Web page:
Internal controls are the first line of defence against fraud, waste and abuse and help public sector institutions to deliver on their mandates. Furthermore, a robust control system, comprising effective internal control, risk management and audit, is fundamental to better governance, safeguarding of taxpayers’ money, and preserving public trust in government. However, the lack of internal controls in the public sector has been a long-standing issue in South Africa and continues to hinder the delivery of services to citizens.
The Auditor-General of South Africa (AGSA) has raised concerns over the years on the lack of implementation of preventative controls within the public sector and saw that there was a need to assist government in this regard. As a result, in October 2020 the AGSA released preventative control guides to assist government with improving such controls. The purpose of these guides was to:
- Enable oversight structures to assess whether the most important preventive controls are implemented by institutions to address their main areas of risk. This would assist oversight structures to diagnose weaknesses in preventative mechanisms and focus their oversight efforts on obtaining assurance from the executive authority and the accounting officer or authority that those weaknesses are being effectively addressed in accordance with their legislated obligations.
- Enable the accounting officer or authority and the executive authority to effectively address the assurance needs of oversight structures pertaining to preventative controls.
- Create general awareness of the role of the accounting officer or authority and their legislated obligations towards good financial and performance management in their institutions.
However, it seems that oversight structures and accounting officers or authorities have not adequately used these guides within government, as we are noticing a constant increase in weaknesses of control affecting the going concern, financial management and/or service delivery of public sector entities.
One example of such an entity is the National Student Financial Aid Scheme (NSFAS), where over 40 000 undeserving students benefited irregularly from student funding amounting to over R5 billion. Based on the briefing by the Special Investigating Unit (SIU) to the Standing Committee of Public Accounts, these are students whose household income is above R350 000, and they therefore would not qualify for NSFAS funding based on the funding rules. Students did not submit their parents’ details upon application and therefore the means test was not properly conducted for them to be awarded the bursary. The SIU interviewed several affected students and parents to obtain additional information. Some students admitted that they did not qualify to receive the NSFAS funding. This reflects the lack of controls within the entity to ensure that only students meeting the qualifying criteria were awarded the funding, resulting in funds not being used as per their intended purpose and potentially disadvantaging deserving students. (Key to note is that NSFAS received its third consecutive disclaimer of audit opinion in the 2021/22 financial year.)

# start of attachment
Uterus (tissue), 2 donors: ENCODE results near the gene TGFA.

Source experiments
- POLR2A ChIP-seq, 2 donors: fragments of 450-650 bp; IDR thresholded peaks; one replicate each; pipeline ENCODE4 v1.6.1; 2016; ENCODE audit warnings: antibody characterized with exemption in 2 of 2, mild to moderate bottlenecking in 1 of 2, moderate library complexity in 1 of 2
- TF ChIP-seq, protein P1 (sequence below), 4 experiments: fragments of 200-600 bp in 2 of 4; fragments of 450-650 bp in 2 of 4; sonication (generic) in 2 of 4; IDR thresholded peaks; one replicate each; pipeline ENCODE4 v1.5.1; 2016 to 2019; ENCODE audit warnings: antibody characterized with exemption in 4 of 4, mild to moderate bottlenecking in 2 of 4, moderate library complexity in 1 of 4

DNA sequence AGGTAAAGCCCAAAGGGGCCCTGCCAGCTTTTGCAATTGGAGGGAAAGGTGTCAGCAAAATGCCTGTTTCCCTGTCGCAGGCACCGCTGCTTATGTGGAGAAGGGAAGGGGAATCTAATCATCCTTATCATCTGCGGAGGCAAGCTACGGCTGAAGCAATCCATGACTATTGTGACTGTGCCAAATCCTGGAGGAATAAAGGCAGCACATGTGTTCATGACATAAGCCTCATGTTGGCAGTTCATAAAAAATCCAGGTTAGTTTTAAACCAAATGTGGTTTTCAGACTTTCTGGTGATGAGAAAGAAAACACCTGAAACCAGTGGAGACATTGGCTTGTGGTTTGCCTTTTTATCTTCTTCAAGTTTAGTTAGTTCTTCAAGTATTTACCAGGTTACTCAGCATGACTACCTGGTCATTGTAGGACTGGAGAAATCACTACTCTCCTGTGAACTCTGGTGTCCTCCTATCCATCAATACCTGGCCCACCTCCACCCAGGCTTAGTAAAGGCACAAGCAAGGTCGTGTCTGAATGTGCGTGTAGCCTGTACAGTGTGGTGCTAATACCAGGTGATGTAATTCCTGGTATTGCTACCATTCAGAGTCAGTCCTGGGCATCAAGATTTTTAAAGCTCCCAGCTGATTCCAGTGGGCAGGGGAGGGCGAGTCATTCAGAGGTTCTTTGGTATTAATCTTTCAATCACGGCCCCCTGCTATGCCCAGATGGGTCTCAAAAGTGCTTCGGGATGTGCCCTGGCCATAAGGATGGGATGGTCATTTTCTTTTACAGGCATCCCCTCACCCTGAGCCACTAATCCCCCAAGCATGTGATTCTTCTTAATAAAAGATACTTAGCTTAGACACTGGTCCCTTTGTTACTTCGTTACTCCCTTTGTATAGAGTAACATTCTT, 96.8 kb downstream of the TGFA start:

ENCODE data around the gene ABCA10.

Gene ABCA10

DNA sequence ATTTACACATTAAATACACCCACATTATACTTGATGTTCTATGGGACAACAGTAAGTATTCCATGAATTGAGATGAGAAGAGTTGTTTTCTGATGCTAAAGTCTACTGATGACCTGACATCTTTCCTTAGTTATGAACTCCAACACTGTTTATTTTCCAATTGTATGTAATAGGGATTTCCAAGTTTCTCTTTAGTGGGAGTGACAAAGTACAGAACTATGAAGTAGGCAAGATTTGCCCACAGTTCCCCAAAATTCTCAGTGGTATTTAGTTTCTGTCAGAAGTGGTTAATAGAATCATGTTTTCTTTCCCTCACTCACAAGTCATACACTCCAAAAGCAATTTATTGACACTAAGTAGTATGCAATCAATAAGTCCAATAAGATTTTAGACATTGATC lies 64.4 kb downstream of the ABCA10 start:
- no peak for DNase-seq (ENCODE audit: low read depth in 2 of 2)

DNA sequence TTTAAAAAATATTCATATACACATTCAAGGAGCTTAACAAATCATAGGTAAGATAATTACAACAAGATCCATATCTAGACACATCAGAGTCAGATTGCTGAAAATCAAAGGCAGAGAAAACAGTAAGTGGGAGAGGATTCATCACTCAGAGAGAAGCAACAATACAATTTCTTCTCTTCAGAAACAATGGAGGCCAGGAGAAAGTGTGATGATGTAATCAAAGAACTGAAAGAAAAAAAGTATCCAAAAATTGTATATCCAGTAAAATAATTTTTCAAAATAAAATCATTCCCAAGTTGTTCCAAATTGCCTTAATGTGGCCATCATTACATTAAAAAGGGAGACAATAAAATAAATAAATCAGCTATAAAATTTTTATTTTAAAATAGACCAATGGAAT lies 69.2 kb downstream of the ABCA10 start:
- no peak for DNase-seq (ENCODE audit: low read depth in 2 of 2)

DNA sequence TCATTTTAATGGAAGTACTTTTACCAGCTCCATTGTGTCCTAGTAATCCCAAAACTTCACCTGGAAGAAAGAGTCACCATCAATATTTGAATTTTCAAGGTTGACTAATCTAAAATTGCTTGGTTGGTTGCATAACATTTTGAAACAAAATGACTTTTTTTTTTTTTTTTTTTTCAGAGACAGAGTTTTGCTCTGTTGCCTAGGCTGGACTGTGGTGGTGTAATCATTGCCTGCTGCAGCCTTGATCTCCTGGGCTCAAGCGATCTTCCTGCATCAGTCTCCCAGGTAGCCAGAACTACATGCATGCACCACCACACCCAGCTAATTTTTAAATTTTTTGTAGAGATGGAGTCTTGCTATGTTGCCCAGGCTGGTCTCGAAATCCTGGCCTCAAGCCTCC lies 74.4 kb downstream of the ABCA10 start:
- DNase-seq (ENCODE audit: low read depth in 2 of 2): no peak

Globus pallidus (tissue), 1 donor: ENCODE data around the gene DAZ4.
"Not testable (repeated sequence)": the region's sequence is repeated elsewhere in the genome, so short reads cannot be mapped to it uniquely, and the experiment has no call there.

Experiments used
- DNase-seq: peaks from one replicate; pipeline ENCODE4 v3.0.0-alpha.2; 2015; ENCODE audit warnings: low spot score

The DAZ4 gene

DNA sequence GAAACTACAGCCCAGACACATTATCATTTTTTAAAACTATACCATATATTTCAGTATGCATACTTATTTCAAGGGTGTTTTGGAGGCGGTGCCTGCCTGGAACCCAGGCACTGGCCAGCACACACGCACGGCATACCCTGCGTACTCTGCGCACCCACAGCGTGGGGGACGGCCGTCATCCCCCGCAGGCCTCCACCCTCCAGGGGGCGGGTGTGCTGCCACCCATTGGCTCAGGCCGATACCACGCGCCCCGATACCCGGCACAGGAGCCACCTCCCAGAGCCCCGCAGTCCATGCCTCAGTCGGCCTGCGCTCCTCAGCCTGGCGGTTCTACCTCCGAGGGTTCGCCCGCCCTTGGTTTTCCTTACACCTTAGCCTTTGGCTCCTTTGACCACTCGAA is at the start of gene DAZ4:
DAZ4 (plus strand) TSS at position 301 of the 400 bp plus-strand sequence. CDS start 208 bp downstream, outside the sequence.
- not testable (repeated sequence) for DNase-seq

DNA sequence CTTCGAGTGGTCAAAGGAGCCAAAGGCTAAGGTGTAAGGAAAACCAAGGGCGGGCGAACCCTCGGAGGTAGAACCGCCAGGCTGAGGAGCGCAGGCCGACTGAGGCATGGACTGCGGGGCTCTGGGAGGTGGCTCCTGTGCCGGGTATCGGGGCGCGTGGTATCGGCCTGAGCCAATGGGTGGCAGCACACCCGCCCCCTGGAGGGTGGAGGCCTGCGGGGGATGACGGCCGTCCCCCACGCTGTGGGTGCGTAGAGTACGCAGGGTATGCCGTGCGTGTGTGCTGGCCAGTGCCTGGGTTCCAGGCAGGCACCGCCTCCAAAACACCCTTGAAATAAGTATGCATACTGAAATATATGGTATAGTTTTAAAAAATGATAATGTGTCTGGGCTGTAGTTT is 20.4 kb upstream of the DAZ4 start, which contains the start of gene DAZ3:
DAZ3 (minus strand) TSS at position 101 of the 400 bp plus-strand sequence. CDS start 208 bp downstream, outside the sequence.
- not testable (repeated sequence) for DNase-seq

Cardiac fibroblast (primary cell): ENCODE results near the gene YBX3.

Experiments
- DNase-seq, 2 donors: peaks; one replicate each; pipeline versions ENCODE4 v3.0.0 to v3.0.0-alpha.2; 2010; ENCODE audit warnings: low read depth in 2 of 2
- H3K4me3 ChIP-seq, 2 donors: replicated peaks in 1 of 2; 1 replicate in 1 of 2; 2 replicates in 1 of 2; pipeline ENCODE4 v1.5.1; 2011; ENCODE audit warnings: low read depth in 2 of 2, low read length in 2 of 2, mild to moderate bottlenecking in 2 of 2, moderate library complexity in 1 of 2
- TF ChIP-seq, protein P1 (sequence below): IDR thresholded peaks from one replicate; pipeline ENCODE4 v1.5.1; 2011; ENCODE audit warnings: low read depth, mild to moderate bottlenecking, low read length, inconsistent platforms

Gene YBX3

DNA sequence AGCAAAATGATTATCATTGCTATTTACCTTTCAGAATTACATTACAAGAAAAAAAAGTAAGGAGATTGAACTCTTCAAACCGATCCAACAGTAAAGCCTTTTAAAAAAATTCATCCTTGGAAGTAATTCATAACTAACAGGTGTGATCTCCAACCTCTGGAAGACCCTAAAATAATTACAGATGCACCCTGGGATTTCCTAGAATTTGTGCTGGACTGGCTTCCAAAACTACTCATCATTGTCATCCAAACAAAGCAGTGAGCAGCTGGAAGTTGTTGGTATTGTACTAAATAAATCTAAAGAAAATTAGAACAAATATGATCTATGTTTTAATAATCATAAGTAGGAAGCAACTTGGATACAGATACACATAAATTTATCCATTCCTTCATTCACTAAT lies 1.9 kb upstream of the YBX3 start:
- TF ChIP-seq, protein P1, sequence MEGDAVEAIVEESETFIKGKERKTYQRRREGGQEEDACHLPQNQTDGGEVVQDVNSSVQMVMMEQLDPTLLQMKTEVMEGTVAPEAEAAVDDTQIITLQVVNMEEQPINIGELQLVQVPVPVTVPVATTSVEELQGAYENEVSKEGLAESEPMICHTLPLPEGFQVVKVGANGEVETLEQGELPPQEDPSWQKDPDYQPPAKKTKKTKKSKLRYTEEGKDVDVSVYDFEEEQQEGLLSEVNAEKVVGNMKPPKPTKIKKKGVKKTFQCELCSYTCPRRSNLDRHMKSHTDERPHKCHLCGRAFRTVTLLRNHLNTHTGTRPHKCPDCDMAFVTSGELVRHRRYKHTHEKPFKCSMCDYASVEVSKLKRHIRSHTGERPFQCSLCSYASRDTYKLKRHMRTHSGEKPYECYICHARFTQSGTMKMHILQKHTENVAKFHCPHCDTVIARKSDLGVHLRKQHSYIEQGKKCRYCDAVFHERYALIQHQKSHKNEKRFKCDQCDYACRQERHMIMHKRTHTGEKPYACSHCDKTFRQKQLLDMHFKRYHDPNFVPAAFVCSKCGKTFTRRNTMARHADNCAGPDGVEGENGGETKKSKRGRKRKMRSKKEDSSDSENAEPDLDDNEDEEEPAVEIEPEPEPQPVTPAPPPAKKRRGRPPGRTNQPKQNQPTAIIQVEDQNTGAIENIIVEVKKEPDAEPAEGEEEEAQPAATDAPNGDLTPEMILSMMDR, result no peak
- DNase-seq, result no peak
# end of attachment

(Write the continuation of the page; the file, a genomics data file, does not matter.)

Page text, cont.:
Another example is the South African Post Office (SAPO), which has been placed under liquidation. SAPO also received a disclaimer of audit opinion in the 2021/22 financial year, with uncertainties on going concern, and a number of internal control deficiencies were noted in its audit report, including:
- Management made significant use of clearing accounts that are not regularly reviewed and reconciled. Where supporting listings were made available, management had not always acted to ensure that long-outstanding items were reconciled and cleared. The use of manual reconciliations, coupled with a lack of assurance processes not implemented in time to ensure that information was accurate and complete, resulted in a number of limitations and errors being experienced and identified.
- The public entity did not have a proper record management system to maintain information and support the reported performance in the annual performance report. This included information that related to the collection, collation, verification, storing and reporting of actual performance information. This extended to supply chain management, where there was no proper record keeping due to improper handover processes being conducted when staff resign. There remains a lack of accountability in terms of record-keeping throughout these divisions.
The lack of implementation of preventative controls, coupled with a lack of accountability, has resulted in significant challenges within the public sector, including financial mismanagement and the lack of essential services to citizens in an effective and efficient manner. In addition, it has left many public entities vulnerable to abuse, resulting in some becoming a financial burden to the fiscus due to requiring continuous bailouts from government.
Oversight structures are currently failing in their oversight responsibilities as a result of them being reactive rather than proactive. Many oversight structures receive information through audit reports many months, if not years, after the occurrence of financial mismanagement. Often, their primary focus at the time is to correct and account for what has already gone wrong, with very little focus on preventing it from reoccurring. It is critical that this form of oversight be corrected to move government forward and to improve public finance management.
In conclusion, greater focus needs to be made by oversight bodies on the improvement of internal controls within government whilst enforcing accountability, as this will assist in improving financial management and service delivery by government.
Natashia Soopal CA(SA), Executive: Ethics Standards and Public Standards at SAICA